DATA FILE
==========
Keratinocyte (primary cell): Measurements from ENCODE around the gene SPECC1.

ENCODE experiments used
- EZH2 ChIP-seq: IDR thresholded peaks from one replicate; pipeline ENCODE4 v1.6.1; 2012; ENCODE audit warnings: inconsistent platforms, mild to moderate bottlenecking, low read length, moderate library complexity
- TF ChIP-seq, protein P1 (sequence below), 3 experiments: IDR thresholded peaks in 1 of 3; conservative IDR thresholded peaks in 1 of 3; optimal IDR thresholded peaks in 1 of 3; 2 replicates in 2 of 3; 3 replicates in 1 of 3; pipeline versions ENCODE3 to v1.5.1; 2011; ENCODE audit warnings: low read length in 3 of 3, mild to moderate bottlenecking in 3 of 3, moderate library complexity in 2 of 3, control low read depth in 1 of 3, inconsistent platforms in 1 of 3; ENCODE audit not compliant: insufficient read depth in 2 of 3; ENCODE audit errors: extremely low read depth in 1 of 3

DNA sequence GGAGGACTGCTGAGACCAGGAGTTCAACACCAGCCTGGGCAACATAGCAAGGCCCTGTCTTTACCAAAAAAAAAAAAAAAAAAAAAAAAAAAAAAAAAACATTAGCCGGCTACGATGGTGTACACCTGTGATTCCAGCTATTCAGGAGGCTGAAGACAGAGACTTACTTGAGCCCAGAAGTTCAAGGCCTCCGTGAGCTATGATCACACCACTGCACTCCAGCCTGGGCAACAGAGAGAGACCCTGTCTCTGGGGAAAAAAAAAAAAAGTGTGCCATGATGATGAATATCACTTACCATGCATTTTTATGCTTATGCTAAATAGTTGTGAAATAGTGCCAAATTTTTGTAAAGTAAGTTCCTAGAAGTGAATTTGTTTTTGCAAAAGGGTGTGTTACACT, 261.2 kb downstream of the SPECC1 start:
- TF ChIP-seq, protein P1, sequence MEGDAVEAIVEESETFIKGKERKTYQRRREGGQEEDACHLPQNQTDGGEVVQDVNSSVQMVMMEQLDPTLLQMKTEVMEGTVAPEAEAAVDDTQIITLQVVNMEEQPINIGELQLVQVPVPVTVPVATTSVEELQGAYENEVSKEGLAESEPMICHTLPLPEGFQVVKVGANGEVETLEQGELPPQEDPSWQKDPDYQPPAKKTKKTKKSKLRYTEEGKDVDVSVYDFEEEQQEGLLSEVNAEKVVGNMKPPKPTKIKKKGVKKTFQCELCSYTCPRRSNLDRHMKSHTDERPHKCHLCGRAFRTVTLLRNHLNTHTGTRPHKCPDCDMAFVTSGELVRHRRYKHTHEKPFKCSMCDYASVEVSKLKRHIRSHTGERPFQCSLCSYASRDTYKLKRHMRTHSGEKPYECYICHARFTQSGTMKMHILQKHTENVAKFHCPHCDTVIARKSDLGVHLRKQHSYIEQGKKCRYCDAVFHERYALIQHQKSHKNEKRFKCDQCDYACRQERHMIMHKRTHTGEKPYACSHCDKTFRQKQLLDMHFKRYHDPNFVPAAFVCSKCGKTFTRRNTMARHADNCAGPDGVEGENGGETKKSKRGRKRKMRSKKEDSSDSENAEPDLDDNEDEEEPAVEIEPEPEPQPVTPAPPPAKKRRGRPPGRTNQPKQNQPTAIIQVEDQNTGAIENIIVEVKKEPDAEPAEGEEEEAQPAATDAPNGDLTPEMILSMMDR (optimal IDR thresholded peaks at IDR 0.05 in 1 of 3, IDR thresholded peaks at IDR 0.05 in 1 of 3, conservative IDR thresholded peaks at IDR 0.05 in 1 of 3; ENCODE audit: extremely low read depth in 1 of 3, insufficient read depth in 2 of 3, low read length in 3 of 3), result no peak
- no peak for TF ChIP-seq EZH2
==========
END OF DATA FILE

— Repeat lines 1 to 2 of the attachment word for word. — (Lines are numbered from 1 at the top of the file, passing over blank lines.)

Keratinocyte (primary cell): Measurements from ENCODE around the gene SPECC1.

ENCODE experiments used